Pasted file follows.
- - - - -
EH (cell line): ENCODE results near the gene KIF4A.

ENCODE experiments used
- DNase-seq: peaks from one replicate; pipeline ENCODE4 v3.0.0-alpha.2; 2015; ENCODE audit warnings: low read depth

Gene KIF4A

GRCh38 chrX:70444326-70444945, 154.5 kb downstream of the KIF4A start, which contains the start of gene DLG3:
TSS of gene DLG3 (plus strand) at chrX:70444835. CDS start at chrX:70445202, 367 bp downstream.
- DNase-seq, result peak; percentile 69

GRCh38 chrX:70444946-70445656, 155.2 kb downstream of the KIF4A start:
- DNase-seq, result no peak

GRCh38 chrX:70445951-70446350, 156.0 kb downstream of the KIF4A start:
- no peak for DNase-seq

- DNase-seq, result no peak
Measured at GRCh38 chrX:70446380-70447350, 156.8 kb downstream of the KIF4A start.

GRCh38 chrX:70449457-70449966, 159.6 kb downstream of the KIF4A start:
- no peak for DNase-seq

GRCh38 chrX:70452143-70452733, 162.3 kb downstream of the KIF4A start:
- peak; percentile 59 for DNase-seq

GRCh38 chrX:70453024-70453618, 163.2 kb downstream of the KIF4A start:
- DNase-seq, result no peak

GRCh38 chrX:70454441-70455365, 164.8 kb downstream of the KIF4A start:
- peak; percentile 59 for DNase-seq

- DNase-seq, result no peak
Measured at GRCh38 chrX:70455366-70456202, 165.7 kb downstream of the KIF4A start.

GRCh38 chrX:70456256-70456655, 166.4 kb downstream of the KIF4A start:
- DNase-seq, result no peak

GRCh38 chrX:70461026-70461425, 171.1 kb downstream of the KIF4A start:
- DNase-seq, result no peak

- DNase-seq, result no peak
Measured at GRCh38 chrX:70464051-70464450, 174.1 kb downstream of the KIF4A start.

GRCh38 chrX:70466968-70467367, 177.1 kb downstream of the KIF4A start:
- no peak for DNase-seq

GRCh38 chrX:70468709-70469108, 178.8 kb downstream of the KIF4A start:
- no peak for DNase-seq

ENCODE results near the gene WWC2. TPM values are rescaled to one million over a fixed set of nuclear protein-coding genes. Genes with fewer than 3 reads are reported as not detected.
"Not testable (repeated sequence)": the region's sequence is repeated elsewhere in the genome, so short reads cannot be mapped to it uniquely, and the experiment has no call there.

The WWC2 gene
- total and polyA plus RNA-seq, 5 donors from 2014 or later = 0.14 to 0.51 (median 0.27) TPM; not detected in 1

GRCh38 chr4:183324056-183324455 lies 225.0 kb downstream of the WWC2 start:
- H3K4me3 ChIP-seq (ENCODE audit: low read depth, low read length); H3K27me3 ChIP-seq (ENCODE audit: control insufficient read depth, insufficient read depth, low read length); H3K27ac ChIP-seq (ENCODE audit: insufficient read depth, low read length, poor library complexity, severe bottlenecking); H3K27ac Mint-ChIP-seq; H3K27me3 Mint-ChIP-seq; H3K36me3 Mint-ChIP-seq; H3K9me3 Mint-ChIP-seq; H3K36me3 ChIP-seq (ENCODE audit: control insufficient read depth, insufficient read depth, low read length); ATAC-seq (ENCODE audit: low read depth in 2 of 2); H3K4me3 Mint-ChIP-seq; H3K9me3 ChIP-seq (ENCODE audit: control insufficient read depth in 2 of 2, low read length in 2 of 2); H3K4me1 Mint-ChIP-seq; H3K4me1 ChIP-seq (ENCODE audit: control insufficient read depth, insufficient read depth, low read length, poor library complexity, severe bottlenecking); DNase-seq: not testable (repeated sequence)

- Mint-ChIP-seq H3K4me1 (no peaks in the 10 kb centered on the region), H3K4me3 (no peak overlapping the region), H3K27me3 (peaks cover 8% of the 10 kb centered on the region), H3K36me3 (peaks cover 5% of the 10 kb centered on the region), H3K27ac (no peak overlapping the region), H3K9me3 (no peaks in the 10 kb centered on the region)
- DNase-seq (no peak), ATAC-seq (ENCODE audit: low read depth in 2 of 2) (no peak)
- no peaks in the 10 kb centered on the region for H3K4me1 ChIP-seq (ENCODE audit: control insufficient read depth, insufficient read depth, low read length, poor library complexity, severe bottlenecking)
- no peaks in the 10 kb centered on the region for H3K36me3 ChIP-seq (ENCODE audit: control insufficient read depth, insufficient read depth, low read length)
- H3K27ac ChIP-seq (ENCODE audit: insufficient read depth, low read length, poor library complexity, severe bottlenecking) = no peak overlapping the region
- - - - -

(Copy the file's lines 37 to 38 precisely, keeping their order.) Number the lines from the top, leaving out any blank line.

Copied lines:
- total and polyA plus RNA-seq, 5 donors from 2014 or later = 0.14 to 0.51 (median 0.27) TPM; not detected in 1

GRCh38 chr4:183324056-183324455 lies 225.0 kb downstream of the WWC2 start: